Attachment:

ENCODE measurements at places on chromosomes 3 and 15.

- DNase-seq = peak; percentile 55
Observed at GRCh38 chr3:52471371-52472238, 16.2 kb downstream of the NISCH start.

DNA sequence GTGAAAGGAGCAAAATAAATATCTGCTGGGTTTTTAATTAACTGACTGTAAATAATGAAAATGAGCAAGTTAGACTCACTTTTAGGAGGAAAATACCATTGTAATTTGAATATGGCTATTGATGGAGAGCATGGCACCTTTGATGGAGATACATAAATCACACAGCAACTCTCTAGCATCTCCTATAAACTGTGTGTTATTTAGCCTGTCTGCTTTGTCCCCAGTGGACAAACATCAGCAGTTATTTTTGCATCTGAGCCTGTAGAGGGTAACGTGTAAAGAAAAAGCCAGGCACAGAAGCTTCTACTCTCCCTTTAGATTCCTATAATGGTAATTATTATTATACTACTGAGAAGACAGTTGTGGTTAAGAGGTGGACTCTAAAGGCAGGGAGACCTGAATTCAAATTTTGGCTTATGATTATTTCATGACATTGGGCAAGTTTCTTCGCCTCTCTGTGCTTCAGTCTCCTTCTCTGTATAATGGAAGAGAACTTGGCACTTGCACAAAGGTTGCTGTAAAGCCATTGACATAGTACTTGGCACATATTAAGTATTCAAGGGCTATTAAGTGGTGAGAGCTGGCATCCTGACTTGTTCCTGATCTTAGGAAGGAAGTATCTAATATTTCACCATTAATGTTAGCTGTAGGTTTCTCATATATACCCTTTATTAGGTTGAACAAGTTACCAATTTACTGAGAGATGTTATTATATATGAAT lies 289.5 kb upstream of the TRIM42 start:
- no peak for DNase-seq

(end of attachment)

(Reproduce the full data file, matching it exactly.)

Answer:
ENCODE measurements at places on chromosomes 3 and 15.

- DNase-seq = peak; percentile 55
Observed at GRCh38 chr3:52471371-52472238, 16.2 kb downstream of the NISCH start.

DNA sequence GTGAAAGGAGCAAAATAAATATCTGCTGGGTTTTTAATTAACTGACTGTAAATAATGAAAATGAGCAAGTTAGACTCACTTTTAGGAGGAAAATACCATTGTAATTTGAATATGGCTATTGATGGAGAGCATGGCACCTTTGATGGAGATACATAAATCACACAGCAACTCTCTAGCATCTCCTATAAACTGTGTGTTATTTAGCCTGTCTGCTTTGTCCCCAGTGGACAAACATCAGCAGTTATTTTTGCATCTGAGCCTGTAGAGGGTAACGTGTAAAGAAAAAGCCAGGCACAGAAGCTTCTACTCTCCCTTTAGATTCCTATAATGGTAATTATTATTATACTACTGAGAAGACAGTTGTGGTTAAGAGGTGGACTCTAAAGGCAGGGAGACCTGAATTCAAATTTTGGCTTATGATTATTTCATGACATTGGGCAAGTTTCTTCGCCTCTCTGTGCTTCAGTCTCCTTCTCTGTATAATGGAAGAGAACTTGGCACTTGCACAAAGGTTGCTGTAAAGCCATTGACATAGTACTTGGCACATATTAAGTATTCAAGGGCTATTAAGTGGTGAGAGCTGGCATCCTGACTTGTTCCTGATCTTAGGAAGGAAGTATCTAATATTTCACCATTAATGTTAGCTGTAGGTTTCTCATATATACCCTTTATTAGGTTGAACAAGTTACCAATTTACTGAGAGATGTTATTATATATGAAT lies 289.5 kb upstream of the TRIM42 start:
- no peak for DNase-seq